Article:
As a traveler, nothing provides a much better understanding of the people, places and cultures of a country than the festivals it celebrates. Including various aspects of a country from the Gods we believe in, to our traditions, unique practices and delicacies, festivals are a perfect depiction of our identities. And what better way to learn about Nepal and its diverse yet united people, than the major 15 day long festival celebrated by the entire country that has been celebrated for centuries by Hindus all over the world. However, in Nepal Dashain is one of the major festivals celebrated by all Nepalese regardless of their differences in religion, caste, creed, ethnicity, location, etc. Nepal sets itself apart for the religious harmony and unity it has developed and sustained for centuries so that all castes, creeds and religions as shown in the celebration of Dashain festival. The main attractions of the Dashain festival throughout the nation are the colorful kites all over the sky, the bamboo swings in all open spaces, playing cards and kauda and various fairs and events conducted throughout the country.
Dashain Festival in Nepal is celebrated during the month of Asoj, from the new moon to the full moon day. This 15 day long festival marks the victory of good over evil as Goddess Durga killed the demon Mahishasur in an extreme battle that started and continued till the tenth day when Durga finally killed the evil and freed the world from its terror. The Buddhists celebrate Dashain as the occasion when Ashoka adopted ahimsha (non-violence) and Buddhism.
The first day is Ghatasthapana when a Kalasha is filled with holy water and barley seeds and worshipped as a symbol of a vessel containing lord Durga. A puja is conducted at an auspicious time to bless the vessel. The barley seeds are watered till the 10th day when they grow into long, yellow “Jamara”.
From the very first day, all devotes are in festive mood which can be seen in the decorations of houses, red attires of women, heavy sales promotions in almost all shops and all the temples thronging with devotees to worship the Goddess and get their wishes granted.
There are no special events from the second to the sixth day but all the major shopping destinations and city centers are filled with people buying new clothes, household items and other goods as it is considered lucky to use new items with the blessing of the Gods during the festivities.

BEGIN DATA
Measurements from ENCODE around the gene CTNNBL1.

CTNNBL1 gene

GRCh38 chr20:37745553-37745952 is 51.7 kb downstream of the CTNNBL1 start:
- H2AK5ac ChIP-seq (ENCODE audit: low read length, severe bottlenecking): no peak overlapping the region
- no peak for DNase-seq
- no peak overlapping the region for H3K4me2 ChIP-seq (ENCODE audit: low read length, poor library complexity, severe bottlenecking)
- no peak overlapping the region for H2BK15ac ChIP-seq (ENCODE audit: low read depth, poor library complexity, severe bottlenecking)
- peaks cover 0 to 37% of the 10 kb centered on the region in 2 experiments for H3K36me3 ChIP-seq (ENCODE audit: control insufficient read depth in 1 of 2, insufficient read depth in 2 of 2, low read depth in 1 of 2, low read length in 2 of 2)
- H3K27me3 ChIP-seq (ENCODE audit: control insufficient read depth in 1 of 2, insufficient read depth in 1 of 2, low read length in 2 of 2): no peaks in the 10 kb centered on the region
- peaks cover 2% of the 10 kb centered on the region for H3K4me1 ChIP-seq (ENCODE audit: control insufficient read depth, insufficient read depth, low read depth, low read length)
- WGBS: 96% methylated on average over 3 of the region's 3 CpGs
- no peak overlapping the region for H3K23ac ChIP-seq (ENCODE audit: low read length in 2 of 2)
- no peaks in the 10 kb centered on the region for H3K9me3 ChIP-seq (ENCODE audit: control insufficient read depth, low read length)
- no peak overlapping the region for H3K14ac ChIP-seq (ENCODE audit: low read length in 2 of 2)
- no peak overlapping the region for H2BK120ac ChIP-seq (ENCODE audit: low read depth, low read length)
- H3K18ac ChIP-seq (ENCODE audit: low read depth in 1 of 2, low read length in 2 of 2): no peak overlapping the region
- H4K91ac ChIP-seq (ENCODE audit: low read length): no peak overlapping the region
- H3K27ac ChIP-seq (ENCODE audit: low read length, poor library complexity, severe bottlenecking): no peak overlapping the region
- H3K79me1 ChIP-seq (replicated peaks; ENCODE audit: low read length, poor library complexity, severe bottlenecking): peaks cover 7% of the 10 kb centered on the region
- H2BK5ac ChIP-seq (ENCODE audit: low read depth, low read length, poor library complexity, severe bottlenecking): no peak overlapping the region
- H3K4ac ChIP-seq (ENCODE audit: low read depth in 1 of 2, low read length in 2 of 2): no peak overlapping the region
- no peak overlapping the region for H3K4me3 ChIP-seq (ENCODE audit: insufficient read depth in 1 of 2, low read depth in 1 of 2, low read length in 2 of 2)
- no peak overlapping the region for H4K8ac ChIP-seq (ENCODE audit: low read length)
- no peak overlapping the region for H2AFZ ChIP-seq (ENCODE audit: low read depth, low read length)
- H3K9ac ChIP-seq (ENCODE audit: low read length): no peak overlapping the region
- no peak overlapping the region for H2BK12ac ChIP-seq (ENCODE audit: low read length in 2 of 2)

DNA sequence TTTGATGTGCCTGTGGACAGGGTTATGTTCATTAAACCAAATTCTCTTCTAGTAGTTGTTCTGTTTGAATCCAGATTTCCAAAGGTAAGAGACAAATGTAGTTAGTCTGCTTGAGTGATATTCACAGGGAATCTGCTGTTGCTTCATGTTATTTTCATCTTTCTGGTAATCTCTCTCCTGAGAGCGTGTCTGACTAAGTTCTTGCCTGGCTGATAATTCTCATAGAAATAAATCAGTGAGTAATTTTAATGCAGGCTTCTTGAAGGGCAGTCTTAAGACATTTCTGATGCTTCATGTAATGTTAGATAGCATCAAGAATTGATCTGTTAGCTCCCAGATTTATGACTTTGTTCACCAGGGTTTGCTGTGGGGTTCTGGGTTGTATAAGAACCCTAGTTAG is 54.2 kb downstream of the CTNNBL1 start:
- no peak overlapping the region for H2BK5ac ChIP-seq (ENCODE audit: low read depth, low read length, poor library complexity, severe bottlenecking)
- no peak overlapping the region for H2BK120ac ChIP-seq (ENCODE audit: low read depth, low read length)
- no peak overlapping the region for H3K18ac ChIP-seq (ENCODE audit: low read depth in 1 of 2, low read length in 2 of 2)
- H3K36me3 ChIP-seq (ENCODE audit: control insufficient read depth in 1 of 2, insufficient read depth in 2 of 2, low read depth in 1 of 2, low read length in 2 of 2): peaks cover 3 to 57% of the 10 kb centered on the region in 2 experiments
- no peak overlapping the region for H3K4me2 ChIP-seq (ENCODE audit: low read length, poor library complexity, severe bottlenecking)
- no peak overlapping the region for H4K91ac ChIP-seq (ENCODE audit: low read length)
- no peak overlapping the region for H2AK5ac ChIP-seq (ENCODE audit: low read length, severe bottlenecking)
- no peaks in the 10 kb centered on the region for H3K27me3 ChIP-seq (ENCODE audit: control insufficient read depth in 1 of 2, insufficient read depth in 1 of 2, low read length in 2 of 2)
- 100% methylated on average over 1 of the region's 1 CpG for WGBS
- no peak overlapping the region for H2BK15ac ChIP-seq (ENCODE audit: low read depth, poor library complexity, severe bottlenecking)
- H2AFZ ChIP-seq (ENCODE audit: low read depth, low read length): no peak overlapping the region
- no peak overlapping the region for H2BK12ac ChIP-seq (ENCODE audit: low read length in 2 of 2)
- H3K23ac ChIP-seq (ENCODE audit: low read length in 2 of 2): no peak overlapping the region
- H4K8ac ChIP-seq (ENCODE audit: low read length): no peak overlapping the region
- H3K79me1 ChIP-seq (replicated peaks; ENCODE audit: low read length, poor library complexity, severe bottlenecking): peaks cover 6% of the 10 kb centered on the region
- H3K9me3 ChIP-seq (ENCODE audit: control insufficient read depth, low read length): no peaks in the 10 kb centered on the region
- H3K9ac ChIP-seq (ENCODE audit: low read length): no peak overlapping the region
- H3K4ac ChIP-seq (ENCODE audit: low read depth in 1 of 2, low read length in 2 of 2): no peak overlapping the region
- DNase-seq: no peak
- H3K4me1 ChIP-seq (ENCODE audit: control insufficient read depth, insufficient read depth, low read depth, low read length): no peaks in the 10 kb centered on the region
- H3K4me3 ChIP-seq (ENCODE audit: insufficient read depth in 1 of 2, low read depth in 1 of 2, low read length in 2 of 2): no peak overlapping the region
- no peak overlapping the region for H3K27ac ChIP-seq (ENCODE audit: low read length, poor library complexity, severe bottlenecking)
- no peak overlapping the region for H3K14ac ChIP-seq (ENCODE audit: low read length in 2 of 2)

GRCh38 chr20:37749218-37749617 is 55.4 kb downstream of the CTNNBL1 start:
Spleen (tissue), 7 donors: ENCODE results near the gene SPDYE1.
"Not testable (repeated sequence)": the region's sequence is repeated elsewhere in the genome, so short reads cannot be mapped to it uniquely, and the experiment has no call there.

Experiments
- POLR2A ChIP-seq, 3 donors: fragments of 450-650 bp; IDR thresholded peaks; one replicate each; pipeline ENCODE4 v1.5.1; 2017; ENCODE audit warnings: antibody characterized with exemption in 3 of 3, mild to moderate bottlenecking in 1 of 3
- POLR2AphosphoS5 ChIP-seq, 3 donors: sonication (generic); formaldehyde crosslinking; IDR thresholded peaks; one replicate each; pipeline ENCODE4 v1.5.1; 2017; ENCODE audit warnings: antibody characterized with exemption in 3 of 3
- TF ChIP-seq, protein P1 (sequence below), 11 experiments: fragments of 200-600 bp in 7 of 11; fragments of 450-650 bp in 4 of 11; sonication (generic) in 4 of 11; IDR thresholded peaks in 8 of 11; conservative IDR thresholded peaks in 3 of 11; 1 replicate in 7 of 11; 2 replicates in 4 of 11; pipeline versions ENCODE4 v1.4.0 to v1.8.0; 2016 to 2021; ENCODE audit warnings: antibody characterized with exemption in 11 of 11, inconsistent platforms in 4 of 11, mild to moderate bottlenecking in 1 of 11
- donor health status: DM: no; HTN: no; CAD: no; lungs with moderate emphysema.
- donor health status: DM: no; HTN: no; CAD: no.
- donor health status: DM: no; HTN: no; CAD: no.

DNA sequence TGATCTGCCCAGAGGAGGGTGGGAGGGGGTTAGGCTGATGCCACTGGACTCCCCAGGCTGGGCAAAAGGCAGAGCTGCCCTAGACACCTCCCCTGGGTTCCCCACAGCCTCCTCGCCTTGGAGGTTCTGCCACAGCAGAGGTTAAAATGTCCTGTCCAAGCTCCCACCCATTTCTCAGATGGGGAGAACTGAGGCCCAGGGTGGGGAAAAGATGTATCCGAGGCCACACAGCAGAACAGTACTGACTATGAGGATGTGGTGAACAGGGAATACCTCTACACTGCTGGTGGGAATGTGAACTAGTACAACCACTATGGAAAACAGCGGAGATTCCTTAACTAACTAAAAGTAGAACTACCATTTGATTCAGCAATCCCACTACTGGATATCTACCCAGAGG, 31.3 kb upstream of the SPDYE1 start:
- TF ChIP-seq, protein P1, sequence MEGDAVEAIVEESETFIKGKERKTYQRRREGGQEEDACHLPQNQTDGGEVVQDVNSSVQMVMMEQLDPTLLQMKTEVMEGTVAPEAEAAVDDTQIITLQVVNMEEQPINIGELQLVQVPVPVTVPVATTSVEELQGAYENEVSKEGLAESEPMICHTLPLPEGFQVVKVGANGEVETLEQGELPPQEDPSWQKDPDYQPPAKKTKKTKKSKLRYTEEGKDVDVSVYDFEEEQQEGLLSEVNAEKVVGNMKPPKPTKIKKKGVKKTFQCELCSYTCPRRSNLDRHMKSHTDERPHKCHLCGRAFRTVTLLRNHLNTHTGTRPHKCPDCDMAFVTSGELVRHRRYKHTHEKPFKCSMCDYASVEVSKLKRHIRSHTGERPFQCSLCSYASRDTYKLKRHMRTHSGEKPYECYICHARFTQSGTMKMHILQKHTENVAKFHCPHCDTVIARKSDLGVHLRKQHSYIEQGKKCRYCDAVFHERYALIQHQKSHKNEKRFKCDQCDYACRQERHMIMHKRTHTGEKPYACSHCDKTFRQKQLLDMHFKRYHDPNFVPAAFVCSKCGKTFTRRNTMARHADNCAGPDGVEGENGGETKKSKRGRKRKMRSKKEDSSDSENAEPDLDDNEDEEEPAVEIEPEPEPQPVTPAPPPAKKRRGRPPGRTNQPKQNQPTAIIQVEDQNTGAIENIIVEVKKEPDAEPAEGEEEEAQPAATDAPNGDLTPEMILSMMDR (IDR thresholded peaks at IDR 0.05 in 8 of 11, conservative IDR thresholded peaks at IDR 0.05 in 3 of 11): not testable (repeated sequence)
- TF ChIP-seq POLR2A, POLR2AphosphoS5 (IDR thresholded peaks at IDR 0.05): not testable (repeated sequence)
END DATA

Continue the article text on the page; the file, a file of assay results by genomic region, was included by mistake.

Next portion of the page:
The seventh day “Fulpati" is another important day. In previous years, the day had more importance as a royal procession from the old palace in Gorkha with the royal Kalasha (pot), banana stalks, Jamara (grown barley) and sugarcane tied with red cloth used to come to Hanuman Dhoka and Tudhikhel of Kathmandu which were witnessed by many government officials and locals of the area. There used to be programs with canons and army events to honor the tradition of Fulpati. In recent days, the Kalasha is taken to the Prime Minister‘s house instead of Hanuman Dhoka palace.
The eighth day “ Maha Asthami “ is the day when the most demonic manifestation of Goddess Durga, Kali, is worshipped by offering sacrifices of animals like buffaloes, goats, chicken, ducks, etc as she is believed to be blood thirsty. Numerous animal offerings are made in the various temples of the Goddess especially in the courtyards of Hanuman Dhoka palace. As the sacrifices are made till midnight, the night is rightly named “Kaal Ratri”. The offered meat is taken home and cooked and eaten as “Prasad” (food blessed by the Gods) which is believed to bring health and prosperity.
The ninth day is another auspicious day as the Navaratri comes to an end. The worships and other rituals are performed extensively on this day with more sacrifices as a symbolic as demon-hunting. (Myth dictates that all demons in fear of Goddess Durga hid themselves in the bodies of the animals on this very day of the battle). Taleju temple in Kathmandu is opened to the public on this day and is visited by hundreds to get blessings from Goddess Taleju.
Vishwokarma, the god of divine architect, is specially worshiped on this day as he is believed to make all aspects of livelihood easier and possible. To make him happy, all people, mainly artisans, mechanics, craftsmen and businessmen offer sacrifices and conduct big pujas. Various tools, equipments, vehicles and other productive goods are also worshiped to avoid accidents throughout the year and increase productivity.
This is the day when goddess Durga is believed to have finally defeated the demon Mahishasur after 9 days of battle. So, to celebrate the victory people enjoy the entire day with their family members and friends eating delicacies and playing cards. The elders of every household put tike ( a mixture of yogurt, rice and vermillion) on the forehead of the younger members along with Jamara ( full grown barley sown during Ghatasthapana) and Dakshina(money as a symbol of blessings). The tika, Jamara and Dakshina as a tradition is supposed to bring good health and prosperity to every home.
This tradition is carried on till the Full Moon for five days, visiting the houses of the relatives and enjoying the delicacies and playing cards. Visiting even the distant relatives brings a sense of happiness and harmony between the people and is celebrated with enthusiasm. The last day is the Kojagrat Purnima which is also very auspicious as Goddess Laxmi (Goddess of wealth) is believed to visit the houses of people awake till midnight and bless them with wealth and prosperity.
Dashain, the 15 day long festival provides a golden opportunity to anyone trying to live the Nepali life in a very short time span as one gets to see the entire country, (mountains, hills and Terai), come together in the celebration of good over evil, strengthening the idea of unity in diversity that Nepal proudly boasts of.